The Myth of “I’m Triggered and it’s Your Fault”
What, exactly, are triggers? Triggers are those moments and circumstances in our lives that cause us to experience an emotional response that is not in line with the event that caused it. Another term for experiencing a trigger is feeling that response of, “You pushed my button!”
A trigger event causes an emotional flashback, where we feel very strong emotions, often uncontrollable. Most of us assume that the trigger was caused by the perpetrator – the person who did whatever occurred that caused our negative feelings. The truth is, each one of us has triggers that originate within ourselves. Other people are not responsible for our trigger responses.
Do not blame the other person for triggering you. Instead, look at yourself for answers. Do some self-reflection. Ask yourself some questions:
- How do I feel?
- How old do I feel?
- Does this feeling match what just happened?
- When have I felt this way before?
Talk to yourself. Help yourself out. Don’t look to blame or attack the other person. Instead, help calm yourself down. Implement some healing mantras; such as:
“This, too, shall pass.”
“Everything will be okay”
“Feelings are fleeting.”
Find a mantra that will help you feel soothed and emotionally safe.
The reason this article is entitled the way it is, is because many people assume that the trigger originated in the other person, that somehow it’s the other person’s fault that you got triggered. This is simply not true. The trigger response only belongs to you. It resides within you and has something to do with an emotional injury from your past.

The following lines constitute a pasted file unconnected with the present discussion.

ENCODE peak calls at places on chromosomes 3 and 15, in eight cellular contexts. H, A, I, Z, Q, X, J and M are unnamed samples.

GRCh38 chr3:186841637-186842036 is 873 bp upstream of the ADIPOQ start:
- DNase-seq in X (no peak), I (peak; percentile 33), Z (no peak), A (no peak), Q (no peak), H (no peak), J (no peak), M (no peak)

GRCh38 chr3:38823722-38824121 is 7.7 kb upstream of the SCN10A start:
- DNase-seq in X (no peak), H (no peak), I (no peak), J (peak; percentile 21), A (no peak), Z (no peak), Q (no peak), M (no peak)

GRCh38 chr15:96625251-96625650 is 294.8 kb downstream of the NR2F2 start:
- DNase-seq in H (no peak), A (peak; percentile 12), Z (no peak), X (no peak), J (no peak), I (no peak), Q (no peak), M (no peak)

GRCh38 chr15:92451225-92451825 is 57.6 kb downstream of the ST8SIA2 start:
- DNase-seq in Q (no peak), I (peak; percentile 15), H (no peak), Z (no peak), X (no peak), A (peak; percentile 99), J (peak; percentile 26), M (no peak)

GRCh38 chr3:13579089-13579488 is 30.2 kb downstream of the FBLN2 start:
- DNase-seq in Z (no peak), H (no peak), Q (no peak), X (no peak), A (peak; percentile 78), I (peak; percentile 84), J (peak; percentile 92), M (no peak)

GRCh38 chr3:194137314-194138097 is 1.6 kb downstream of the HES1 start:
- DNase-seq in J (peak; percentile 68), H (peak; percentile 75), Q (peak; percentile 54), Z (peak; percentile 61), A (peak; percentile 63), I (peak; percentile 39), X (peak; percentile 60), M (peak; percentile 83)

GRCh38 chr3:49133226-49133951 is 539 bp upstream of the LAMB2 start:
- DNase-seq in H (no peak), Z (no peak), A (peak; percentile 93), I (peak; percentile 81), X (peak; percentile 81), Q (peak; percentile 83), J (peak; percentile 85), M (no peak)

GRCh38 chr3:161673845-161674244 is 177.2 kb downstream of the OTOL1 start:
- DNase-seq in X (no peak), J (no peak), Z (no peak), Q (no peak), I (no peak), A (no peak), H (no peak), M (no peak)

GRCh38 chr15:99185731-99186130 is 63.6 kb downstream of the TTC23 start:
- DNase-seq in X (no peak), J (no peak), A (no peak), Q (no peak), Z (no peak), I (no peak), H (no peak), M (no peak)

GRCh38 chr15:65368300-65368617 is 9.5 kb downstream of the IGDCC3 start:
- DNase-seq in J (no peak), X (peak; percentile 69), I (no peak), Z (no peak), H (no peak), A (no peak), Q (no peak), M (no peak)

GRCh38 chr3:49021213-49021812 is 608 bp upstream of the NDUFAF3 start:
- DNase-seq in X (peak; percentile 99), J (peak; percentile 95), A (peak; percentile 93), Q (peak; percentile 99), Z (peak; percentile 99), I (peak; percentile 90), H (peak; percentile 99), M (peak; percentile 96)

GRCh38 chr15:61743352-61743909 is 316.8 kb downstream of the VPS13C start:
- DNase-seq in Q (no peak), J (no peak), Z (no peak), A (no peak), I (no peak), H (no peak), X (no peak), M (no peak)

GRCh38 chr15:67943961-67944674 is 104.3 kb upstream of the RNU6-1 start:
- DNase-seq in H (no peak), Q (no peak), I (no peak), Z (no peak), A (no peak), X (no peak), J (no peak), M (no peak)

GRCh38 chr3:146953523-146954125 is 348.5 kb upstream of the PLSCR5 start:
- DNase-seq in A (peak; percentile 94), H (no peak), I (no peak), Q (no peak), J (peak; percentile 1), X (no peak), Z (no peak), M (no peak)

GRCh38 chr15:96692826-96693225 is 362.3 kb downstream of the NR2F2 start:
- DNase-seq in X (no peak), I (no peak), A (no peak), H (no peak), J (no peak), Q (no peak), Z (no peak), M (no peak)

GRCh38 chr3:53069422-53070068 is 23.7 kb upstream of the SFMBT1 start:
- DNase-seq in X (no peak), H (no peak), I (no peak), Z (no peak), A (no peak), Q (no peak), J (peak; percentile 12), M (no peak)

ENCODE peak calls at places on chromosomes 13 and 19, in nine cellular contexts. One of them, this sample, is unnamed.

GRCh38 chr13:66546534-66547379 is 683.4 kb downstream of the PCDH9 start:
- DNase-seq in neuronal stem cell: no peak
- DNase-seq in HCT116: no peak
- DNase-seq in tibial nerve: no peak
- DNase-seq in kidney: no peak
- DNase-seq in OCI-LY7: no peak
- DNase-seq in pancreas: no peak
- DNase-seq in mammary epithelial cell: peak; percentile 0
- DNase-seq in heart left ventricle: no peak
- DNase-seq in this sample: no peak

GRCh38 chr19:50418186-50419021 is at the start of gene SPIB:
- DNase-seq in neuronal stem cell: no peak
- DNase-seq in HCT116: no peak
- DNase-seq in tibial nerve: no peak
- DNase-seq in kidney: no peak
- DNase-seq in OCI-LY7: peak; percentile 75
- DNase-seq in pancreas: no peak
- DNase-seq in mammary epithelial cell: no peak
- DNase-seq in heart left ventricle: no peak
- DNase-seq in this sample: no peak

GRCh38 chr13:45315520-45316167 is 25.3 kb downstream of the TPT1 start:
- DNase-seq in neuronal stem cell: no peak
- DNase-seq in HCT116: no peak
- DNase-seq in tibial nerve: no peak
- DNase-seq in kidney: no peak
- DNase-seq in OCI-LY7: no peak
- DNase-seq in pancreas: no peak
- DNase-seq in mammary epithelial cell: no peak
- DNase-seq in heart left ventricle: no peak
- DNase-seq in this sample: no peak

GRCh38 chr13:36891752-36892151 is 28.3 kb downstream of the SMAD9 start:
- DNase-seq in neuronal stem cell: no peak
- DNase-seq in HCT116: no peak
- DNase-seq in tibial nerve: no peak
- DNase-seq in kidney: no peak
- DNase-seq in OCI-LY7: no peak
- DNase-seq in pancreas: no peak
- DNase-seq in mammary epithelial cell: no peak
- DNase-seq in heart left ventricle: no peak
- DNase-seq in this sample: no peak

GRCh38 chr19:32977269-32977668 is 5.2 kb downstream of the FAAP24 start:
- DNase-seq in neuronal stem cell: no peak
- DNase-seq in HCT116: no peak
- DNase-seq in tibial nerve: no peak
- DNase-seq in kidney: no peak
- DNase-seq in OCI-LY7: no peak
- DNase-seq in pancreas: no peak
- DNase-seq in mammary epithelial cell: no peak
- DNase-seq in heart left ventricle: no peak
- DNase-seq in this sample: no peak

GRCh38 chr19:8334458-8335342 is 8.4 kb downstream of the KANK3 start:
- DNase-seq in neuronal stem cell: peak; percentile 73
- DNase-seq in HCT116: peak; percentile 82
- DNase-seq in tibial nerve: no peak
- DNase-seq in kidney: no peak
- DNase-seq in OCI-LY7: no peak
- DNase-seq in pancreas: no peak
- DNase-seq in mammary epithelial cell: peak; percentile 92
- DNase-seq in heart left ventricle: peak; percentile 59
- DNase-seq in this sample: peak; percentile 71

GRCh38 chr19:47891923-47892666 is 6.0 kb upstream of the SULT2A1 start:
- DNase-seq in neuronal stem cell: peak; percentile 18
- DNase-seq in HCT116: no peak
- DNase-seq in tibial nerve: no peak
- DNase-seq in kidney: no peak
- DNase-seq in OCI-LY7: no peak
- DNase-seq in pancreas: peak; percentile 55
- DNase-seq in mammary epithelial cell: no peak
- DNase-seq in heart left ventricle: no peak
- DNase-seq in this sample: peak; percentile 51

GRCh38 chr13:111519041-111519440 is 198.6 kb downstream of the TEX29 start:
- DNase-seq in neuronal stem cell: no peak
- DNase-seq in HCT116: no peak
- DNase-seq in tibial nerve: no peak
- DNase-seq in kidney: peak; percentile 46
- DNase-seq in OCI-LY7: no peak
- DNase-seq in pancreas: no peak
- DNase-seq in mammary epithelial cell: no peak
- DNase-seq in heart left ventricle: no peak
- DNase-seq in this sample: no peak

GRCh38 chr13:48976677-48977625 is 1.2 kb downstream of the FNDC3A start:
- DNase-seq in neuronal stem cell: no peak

The way to eliminate trigger responses altogether is to work on healing the underlying emotional injury within yourself. Here’s how:
- Identify the emotional injury within.
- Feel it and grieve it.
- Resolve and complete the feelings.
- Make a decision to change.
This involves both right brain and left brain work. Your right brain does the reacting, feeling, and remembering. Your left brain contains the solution – the decision to change. The left brain will help you cognitively by analyzing and changing the beliefs attached to the trigger responses.
Use your left brain to challenge dysfunctional beliefs, replacing them with healing beliefs. Instead of, “I can’t handle this,” say, “I don’t necessarily enjoy this feeling, but it will pass and I can survive it.”
Triggers are just messages to you that you have some unresolved issues to work through. Take each one as an opportunity to heal, grow, and mature. This will be an “inside job” and will have absolutely nothing to do with changing the other person.
The other person is simply a tool in your life; a tool used to “grow you up.” Yes, triggers throw you back into an emotional flashback, putting you in an earlier phase of life – an undeveloped part of you. As you work through this unresolved part of your development your trigger responses will dissipate.
Healing can and will occur if you make a concerted effort to change. Hold on to hope and be patient with the process.
Stines, S. (2018). The Myth of “I’m Triggered and it’s Your Fault”. Psych Central. Retrieved on March 21, 2018, from https://pro.psychcentral.com/recovery-expert/2018/03/the-myth-of-im-triggered-and-its-your-fault/